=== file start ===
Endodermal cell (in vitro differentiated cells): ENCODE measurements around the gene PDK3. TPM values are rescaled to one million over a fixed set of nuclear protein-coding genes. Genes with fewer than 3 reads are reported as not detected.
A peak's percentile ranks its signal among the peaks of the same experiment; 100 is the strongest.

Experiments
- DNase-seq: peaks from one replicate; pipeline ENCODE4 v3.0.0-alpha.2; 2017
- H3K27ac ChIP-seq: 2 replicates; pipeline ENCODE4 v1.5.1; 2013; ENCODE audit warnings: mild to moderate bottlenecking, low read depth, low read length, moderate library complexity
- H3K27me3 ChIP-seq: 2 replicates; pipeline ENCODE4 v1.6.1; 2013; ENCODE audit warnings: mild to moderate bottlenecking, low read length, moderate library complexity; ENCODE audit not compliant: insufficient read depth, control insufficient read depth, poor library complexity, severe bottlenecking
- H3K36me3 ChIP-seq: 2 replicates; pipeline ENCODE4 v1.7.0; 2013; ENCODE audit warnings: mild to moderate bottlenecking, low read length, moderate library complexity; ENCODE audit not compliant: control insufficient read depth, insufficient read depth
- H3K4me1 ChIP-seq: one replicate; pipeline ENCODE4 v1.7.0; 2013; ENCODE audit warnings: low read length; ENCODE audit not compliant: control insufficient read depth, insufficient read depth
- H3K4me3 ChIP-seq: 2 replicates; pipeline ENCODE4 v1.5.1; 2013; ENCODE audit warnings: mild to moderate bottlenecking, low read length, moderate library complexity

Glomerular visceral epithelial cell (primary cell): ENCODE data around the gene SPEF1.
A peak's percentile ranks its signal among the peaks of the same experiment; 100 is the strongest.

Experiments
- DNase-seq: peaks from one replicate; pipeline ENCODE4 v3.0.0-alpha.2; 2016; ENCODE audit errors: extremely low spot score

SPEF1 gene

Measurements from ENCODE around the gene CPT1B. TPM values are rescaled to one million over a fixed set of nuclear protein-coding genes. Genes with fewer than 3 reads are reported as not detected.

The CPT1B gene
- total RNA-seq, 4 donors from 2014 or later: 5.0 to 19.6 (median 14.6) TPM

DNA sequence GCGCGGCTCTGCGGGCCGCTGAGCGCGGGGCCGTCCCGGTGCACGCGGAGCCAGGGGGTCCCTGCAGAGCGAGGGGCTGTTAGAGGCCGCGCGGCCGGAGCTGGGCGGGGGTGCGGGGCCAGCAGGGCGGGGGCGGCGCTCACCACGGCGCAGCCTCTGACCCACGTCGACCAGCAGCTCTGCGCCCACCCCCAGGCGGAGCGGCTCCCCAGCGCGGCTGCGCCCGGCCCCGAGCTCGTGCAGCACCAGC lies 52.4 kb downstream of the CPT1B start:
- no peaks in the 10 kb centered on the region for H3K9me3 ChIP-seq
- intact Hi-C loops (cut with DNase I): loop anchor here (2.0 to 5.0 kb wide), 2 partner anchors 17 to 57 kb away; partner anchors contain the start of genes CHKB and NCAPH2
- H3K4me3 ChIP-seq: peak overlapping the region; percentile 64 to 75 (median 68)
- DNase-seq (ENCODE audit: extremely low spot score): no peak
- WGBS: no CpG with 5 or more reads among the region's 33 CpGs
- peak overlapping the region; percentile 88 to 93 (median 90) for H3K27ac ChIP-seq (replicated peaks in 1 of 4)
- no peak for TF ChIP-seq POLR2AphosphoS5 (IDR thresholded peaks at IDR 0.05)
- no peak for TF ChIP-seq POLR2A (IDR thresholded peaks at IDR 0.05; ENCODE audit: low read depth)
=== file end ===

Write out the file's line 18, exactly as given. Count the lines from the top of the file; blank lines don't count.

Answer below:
DNA sequence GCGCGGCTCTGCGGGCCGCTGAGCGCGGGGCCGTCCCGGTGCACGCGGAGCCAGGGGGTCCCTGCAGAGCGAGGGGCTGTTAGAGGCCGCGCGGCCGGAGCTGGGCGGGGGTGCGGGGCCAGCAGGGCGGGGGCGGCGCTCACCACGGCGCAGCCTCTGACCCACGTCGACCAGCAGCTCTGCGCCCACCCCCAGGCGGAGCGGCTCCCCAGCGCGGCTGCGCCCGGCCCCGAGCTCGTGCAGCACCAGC lies 52.4 kb downstream of the CPT1B start: